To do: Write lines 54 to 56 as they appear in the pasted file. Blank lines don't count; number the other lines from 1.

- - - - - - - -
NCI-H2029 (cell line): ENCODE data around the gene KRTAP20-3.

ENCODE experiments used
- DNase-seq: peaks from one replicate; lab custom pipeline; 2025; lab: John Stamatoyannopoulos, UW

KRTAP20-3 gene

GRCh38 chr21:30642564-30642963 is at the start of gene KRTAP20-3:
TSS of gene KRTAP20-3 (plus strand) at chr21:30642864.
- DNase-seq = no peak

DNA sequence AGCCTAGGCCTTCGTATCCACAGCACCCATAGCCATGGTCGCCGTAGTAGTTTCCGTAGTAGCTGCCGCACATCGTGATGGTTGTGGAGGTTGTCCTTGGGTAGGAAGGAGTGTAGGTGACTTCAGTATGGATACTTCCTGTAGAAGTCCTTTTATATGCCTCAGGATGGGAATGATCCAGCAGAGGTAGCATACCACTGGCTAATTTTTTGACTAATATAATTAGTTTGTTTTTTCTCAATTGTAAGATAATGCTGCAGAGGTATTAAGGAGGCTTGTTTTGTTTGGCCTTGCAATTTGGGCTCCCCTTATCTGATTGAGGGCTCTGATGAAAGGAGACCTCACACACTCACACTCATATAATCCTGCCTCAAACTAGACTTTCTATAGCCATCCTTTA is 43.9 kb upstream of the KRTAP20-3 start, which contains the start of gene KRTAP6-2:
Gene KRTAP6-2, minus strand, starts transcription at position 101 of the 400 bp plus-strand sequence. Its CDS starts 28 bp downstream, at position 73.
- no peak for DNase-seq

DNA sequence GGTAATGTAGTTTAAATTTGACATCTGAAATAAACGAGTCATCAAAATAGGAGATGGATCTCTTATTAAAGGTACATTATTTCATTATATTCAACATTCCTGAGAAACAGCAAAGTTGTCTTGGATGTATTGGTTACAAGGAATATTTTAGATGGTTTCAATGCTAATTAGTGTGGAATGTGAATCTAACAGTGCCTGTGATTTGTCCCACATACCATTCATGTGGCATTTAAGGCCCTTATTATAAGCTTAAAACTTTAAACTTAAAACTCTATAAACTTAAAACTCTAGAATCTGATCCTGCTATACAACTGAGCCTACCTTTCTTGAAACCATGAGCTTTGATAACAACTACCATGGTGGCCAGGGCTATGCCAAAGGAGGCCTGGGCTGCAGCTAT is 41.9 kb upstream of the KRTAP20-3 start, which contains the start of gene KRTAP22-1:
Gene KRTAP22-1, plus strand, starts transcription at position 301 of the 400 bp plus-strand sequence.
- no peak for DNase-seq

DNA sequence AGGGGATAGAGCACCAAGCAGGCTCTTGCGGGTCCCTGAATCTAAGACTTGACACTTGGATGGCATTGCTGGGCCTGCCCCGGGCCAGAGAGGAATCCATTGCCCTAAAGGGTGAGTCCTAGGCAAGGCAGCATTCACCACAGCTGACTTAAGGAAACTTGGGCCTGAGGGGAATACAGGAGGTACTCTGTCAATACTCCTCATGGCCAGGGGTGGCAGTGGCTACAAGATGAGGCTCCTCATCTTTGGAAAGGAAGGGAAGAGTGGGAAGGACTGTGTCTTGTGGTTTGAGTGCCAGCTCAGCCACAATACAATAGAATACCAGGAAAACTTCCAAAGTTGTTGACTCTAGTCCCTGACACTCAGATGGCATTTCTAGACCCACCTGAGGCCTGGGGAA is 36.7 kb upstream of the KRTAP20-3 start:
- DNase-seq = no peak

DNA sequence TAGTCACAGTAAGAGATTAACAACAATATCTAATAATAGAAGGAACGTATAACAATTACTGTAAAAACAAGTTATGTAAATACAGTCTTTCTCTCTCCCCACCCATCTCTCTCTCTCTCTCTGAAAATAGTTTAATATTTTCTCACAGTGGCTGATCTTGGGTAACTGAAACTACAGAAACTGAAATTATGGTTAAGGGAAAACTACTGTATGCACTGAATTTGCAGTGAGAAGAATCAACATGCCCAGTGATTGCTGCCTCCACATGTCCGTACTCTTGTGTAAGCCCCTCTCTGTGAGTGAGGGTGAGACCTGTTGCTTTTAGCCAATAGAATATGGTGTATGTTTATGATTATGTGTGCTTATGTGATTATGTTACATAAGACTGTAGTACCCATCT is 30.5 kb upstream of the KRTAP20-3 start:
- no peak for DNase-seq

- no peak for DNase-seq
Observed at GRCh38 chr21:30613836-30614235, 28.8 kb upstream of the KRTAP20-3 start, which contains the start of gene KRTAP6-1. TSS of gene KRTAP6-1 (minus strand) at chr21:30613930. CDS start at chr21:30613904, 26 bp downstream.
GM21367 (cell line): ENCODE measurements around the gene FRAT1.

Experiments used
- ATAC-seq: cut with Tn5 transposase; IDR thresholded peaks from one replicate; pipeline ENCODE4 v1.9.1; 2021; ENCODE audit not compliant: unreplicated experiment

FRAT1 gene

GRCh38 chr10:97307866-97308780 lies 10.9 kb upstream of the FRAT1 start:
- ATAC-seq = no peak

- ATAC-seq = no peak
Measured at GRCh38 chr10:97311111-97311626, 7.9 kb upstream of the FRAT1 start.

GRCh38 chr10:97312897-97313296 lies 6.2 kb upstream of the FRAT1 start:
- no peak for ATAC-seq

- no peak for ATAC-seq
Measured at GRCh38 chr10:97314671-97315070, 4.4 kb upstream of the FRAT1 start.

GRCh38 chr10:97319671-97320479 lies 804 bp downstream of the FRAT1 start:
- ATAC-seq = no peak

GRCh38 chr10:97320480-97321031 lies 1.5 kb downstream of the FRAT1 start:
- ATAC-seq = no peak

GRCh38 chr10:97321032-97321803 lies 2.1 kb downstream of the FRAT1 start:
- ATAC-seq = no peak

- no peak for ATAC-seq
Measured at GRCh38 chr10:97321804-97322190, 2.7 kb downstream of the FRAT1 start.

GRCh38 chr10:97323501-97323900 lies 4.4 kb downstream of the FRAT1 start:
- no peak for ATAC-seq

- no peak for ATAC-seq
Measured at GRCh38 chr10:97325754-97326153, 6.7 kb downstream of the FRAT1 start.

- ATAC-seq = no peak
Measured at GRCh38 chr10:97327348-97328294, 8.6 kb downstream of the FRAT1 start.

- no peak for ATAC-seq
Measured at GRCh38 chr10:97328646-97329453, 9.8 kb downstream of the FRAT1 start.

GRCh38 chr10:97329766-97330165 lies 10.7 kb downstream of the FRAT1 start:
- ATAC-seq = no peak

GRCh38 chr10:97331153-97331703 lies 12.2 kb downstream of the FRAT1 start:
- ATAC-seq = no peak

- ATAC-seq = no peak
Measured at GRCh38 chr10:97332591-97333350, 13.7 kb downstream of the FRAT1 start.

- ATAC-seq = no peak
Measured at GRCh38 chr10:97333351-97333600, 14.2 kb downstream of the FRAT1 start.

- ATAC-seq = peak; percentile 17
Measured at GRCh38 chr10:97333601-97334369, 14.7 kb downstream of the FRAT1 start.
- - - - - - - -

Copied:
- ATAC-seq = no peak
Measured at GRCh38 chr10:97333351-97333600, 14.2 kb downstream of the FRAT1 start.

- ATAC-seq = peak; percentile 17